CHAPTER 9: Metal-free Functionalised Carbons in Photocatalysis
Published:24 May 2018
R. Su, in Metal-free Functionalized Carbons in Catalysis: Synthesis, Characterization and Applications, ed. A. Villa and N. Dimitratos, The Royal Society of Chemistry, 2018, pp. 266-303.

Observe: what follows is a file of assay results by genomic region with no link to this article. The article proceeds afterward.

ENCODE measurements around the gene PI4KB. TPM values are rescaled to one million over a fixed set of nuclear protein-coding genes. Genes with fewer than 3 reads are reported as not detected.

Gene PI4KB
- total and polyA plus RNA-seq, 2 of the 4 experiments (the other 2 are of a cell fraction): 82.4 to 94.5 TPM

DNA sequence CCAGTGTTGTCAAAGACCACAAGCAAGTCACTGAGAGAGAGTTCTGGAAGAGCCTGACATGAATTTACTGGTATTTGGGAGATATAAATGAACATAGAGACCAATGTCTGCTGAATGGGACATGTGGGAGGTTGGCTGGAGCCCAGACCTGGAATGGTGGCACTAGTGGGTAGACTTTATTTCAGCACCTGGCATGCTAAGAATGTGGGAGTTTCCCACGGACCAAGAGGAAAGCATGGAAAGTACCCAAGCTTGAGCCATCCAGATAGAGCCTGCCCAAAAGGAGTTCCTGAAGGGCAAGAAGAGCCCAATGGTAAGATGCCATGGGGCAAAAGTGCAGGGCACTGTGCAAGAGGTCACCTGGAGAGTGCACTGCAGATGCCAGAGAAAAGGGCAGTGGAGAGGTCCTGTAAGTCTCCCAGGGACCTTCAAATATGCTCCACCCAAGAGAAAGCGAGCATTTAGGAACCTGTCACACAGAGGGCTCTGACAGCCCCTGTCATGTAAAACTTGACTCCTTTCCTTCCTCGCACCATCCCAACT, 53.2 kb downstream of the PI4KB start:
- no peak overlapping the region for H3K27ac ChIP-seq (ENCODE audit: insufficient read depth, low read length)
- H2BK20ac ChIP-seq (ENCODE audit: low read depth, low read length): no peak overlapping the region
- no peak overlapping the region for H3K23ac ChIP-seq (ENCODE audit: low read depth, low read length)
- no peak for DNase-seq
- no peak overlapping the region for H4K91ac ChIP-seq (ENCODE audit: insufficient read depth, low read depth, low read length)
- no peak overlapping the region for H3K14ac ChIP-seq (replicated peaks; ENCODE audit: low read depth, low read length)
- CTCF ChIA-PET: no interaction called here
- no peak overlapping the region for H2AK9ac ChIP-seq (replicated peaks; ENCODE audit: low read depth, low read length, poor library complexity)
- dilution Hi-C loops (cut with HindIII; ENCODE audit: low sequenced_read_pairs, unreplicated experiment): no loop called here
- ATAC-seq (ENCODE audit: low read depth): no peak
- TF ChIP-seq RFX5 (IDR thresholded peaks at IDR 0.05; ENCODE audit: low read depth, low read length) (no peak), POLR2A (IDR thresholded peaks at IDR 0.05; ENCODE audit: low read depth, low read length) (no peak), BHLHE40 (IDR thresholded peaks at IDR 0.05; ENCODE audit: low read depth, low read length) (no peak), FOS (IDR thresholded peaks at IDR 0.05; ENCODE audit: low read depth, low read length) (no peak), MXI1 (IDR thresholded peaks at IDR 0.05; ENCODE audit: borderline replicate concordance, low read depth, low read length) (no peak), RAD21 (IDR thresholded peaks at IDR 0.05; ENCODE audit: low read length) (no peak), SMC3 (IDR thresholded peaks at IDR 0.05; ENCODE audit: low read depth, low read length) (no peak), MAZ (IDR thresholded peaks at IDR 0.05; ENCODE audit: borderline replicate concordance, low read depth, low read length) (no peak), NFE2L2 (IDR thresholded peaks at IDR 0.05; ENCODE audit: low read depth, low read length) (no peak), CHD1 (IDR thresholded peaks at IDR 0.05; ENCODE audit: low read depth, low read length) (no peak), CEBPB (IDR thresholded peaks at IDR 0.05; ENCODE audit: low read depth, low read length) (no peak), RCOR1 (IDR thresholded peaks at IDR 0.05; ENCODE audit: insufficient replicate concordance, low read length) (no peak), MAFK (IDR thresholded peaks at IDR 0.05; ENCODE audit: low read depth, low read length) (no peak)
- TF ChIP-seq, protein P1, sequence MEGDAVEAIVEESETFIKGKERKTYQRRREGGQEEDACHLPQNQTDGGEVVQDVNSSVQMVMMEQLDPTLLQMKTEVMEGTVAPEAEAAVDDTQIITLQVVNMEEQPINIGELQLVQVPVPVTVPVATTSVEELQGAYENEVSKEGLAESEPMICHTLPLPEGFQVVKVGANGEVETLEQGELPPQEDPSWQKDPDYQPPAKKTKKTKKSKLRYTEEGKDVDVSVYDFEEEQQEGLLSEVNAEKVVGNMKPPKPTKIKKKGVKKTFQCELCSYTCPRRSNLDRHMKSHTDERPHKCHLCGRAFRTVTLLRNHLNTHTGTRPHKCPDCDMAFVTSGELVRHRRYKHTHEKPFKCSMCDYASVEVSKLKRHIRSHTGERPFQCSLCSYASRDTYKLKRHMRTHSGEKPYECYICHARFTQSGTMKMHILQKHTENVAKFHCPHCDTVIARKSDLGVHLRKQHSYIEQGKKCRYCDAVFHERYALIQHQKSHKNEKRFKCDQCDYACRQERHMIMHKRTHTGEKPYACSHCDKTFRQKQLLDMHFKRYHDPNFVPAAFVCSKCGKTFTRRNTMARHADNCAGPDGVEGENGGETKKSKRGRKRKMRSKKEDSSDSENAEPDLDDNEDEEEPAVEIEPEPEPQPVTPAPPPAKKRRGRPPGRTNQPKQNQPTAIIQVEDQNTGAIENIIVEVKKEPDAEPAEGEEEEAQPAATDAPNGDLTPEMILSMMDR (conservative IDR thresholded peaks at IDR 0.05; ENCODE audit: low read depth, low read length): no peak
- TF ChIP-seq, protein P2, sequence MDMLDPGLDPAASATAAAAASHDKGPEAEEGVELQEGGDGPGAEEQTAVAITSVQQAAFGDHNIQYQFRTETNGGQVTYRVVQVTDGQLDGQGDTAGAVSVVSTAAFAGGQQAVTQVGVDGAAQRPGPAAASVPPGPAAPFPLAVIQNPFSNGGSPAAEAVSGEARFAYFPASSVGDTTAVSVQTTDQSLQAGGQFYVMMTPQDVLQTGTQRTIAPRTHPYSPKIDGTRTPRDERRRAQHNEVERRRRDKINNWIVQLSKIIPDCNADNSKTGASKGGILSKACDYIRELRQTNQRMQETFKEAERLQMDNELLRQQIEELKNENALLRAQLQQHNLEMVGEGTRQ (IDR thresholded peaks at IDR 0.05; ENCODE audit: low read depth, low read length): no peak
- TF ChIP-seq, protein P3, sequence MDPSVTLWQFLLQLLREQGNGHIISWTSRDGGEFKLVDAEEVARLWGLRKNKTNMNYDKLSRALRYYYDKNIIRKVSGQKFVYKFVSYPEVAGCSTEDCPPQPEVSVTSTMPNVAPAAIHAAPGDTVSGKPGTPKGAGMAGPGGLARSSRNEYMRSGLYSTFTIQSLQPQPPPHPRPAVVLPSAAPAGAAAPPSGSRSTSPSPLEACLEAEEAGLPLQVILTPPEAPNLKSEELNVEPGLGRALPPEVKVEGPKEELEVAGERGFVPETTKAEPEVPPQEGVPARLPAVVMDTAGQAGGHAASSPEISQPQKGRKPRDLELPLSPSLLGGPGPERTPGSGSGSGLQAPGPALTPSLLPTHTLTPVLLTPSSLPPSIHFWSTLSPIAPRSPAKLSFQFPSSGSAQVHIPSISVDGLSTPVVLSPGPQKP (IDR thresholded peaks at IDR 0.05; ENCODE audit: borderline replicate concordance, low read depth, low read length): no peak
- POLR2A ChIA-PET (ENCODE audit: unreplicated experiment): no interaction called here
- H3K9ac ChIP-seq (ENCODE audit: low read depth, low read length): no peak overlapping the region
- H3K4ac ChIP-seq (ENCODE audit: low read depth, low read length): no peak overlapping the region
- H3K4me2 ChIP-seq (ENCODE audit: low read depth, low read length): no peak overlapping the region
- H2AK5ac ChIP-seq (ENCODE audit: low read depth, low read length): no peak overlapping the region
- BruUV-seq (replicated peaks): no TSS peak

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Since Fujishima and Honda showed that the TiO2 electrode is capable of splitting water under UV irradiation in the 1970s, the heterogeneous photocatalytic process became a hot topic for decades, as it shows potential in driving many important reactions (i.e., H2 production, CO2 reduction, organic synthesis) by solar irradiation. Although the majority of photocatalyst materials that have been studied are based on inorganic semiconductors (especially metal oxides, sulfides, and nitrides), the demand for developing highly efficient photocatalysts using earth-abundant elements is gradually increasing. Carbon-based photocatalyst materials have attracted great attention as they constitute light elements (i.e., H, N, O, S, P) and require no metal elements. Besides, the physiochemical properties (i.e., light absorption, electronic structure, stability, and surface acidity) of carbon-based materials can be further functionalised by introducing different functional groups, making them a powerful platform for material engineering. In this chapter, we will go through carbon-based photocatalyst materials from a linear structured polymer, polymer network, covalent organic framework, to the popular polymeric carbon nitrides and derivatives. The design strategy, synthesis methodology, and optimisation will be discussed in detail. Last but not least, the application of carbon-based materials in other photocatalytic reactions beyond H2 production will also be discussed.